“We didn’t do it for 20 years and now we’re expected to do it again next year?” Mazzarella said. “We really have good kids who can run, can catch and throw. Avery is a great runner. Skyler has good hands. We have really good kids. We just teach them what they need to know to play football.

Added Mazzarella, “What’s really great now is that we have generations of kids who played for us and now bring their kids to us. I see generations of kids that I coached win Super Bowls.”

The town honored the Super Bowl champions by putting a banner across Ridge Road, proclaiming the Super Bowl champs. There already was a parade. And as you know, everyone loves a parade.

“It makes you feel good as a coach, when you see kids crying that they won,” Mazzarella said. “Some will move up the ladder and move on. I’m just glad we had them. The kids are crying because they’ll miss us, but I’ll miss them too.”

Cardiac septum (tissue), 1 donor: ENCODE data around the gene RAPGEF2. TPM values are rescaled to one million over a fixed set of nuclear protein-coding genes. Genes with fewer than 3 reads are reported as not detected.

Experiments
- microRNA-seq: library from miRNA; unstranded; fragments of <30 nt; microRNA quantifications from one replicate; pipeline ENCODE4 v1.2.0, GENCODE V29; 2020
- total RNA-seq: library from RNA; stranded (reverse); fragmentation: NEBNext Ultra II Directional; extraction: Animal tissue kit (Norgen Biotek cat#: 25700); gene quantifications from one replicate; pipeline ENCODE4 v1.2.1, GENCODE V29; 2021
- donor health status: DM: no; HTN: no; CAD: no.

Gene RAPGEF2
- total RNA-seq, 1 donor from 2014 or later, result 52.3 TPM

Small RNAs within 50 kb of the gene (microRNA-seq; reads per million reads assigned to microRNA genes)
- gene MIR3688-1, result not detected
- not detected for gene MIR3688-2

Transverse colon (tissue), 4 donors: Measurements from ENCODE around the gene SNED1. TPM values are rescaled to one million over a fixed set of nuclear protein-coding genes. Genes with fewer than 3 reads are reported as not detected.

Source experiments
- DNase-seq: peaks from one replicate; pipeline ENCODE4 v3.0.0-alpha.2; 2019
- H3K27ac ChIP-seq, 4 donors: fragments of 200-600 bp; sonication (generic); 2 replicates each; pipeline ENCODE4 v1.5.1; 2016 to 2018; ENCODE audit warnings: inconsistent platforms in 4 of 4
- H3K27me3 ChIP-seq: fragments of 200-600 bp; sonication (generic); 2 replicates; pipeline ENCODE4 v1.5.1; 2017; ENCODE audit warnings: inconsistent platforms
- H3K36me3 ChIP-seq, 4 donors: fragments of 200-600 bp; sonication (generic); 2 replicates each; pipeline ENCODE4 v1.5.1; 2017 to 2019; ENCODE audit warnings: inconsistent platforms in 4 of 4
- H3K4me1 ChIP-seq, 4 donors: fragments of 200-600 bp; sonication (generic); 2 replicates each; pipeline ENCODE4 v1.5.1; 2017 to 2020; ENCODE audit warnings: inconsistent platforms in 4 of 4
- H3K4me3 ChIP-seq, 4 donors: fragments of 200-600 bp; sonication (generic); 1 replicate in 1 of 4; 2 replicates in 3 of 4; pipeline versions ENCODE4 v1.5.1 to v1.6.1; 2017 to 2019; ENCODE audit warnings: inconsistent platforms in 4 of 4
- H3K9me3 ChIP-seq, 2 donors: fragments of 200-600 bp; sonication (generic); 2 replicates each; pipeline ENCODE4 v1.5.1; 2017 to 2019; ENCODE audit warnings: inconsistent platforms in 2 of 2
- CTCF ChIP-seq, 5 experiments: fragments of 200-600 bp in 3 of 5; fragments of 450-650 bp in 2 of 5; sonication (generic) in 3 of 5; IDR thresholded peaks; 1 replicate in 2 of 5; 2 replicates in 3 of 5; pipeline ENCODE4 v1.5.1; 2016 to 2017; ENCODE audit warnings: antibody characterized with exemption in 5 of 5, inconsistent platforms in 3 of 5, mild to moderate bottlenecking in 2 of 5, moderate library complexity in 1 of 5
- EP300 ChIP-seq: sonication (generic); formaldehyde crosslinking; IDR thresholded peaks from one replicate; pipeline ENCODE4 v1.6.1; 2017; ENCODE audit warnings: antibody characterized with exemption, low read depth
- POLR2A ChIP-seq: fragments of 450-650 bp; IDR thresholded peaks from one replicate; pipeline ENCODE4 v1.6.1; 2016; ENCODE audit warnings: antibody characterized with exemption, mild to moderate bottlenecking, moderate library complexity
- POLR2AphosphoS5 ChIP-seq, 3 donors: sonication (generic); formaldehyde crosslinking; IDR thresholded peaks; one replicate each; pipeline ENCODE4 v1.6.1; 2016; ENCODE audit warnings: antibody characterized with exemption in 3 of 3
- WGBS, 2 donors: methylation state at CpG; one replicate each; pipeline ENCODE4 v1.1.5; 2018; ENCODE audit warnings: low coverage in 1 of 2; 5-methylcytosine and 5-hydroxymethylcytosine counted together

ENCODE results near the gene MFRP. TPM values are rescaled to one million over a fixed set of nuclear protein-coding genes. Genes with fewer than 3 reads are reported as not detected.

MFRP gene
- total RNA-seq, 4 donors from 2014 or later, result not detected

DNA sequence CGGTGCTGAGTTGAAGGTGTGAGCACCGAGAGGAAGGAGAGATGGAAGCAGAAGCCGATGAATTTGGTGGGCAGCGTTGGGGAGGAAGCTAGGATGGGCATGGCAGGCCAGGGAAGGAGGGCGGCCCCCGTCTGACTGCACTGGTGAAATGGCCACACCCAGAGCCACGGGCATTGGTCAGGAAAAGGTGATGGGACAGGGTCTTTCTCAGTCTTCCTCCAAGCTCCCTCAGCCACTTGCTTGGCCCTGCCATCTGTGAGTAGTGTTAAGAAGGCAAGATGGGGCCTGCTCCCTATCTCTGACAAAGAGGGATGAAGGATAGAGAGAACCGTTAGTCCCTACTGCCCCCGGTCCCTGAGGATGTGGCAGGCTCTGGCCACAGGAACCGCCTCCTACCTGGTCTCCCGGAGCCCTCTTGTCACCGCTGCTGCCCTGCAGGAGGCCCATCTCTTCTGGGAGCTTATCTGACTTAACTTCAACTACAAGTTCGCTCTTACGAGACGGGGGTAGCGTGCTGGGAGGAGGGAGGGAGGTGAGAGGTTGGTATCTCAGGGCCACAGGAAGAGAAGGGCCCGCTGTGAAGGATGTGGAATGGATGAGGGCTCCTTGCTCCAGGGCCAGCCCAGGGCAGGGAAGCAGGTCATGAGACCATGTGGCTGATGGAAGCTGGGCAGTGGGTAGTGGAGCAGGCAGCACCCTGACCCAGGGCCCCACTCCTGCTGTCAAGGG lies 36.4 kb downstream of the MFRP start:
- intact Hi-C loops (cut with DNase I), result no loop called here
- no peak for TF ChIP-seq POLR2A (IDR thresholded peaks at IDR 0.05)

The kids were taught to act like champions, not just win like champs. And that’s the best news of all. Congrats to Lyndhurst, the 8-and-9-year-old Super Bowl champs. Has a nice ring to it. Did anyone mention rings? No, there aren’t rings, but each member of the team will receive a jacket to wear around town. That’s something to brag about, right?




The Lyndhurst Recreation 8-and-9-year-olds recently won the Meadowlands Youth Football League Super Bowl, the first one in 20 years. Front row, from left, are Jordan DiCapua, Mark Eckert, Evan Martinez, Braden Bower, Liam White, Bruce Bartlet, Vincent Muraglia, Jake Dolaghan, Anthony Turiello, Luke Barriteau and Dylan Zwier. Second row, from left, are Brandon DeRuvo, Anthony Smith, Noah Zavala, Jake Mercado, Skyler Simmons, Avery Cano, Jeremiah Ankrah, Liel White, Cameron Kurzynowski, Carmelo Lugo and Michael Bartolomeo. Back row, from left, are coaches John Ross, Brandon Ross, head coach Phil Mazzarella and Jonathan Wartel. Not pictured is Maximo Bujarski. Photo courtesy of Sean Dolaghan